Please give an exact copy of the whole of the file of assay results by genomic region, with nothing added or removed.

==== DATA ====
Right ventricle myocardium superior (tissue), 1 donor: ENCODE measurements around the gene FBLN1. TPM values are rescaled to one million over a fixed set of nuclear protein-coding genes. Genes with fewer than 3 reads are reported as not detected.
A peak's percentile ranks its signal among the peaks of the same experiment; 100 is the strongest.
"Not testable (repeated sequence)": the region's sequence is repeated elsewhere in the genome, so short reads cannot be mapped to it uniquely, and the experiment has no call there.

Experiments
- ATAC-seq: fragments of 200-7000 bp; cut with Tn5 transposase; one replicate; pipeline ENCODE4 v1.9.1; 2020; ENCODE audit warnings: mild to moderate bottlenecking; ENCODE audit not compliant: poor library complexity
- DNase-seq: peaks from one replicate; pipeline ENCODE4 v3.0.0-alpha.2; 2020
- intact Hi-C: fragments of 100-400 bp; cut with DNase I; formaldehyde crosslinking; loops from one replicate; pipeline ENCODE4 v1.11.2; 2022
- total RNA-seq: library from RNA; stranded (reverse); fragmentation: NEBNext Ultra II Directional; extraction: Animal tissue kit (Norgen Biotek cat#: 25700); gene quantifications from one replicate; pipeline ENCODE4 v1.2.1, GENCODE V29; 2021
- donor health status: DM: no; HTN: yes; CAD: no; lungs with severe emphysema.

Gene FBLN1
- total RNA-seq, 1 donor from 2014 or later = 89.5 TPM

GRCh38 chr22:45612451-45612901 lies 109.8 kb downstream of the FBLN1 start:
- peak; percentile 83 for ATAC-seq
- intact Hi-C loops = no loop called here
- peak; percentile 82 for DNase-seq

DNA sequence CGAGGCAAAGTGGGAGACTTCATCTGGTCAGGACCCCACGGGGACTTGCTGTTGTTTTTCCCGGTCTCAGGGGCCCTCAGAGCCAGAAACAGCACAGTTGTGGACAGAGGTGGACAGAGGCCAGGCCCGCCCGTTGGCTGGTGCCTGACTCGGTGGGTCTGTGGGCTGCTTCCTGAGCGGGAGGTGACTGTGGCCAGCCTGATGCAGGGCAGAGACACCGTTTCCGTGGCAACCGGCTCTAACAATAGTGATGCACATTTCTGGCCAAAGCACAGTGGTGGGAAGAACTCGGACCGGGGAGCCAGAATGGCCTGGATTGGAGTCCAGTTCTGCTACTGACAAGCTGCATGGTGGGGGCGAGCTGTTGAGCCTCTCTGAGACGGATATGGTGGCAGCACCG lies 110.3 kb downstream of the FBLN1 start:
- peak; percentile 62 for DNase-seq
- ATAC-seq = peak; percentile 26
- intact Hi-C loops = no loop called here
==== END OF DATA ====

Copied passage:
Right ventricle myocardium superior (tissue), 1 donor: ENCODE measurements around the gene FBLN1. TPM values are rescaled to one million over a fixed set of nuclear protein-coding genes. Genes with fewer than 3 reads are reported as not detected.
A peak's percentile ranks its signal among the peaks of the same experiment; 100 is the strongest.
"Not testable (repeated sequence)": the region's sequence is repeated elsewhere in the genome, so short reads cannot be mapped to it uniquely, and the experiment has no call there.

Experiments
- ATAC-seq: fragments of 200-7000 bp; cut with Tn5 transposase; one replicate; pipeline ENCODE4 v1.9.1; 2020; ENCODE audit warnings: mild to moderate bottlenecking; ENCODE audit not compliant: poor library complexity
- DNase-seq: peaks from one replicate; pipeline ENCODE4 v3.0.0-alpha.2; 2020
- intact Hi-C: fragments of 100-400 bp; cut with DNase I; formaldehyde crosslinking; loops from one replicate; pipeline ENCODE4 v1.11.2; 2022
- total RNA-seq: library from RNA; stranded (reverse); fragmentation: NEBNext Ultra II Directional; extraction: Animal tissue kit (Norgen Biotek cat#: 25700); gene quantifications from one replicate; pipeline ENCODE4 v1.2.1, GENCODE V29; 2021
- donor health status: DM: no; HTN: yes; CAD: no; lungs with severe emphysema.

Gene FBLN1
- total RNA-seq, 1 donor from 2014 or later = 89.5 TPM

GRCh38 chr22:45612451-45612901 lies 109.8 kb downstream of the FBLN1 start:
- peak; percentile 83 for ATAC-seq
- intact Hi-C loops = no loop called here
- peak; percentile 82 for DNase-seq

DNA sequence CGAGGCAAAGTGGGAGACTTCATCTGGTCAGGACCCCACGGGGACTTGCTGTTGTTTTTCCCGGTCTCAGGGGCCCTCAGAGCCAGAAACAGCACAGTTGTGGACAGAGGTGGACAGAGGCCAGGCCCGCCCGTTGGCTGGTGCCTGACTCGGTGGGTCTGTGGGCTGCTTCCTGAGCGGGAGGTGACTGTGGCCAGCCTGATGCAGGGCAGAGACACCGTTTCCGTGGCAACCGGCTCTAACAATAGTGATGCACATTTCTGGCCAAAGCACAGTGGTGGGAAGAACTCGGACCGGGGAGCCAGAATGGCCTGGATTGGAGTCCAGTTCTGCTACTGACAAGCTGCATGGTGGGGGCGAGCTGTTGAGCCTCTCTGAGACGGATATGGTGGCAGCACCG lies 110.3 kb downstream of the FBLN1 start:
- peak; percentile 62 for DNase-seq
- ATAC-seq = peak; percentile 26
- intact Hi-C loops = no loop called here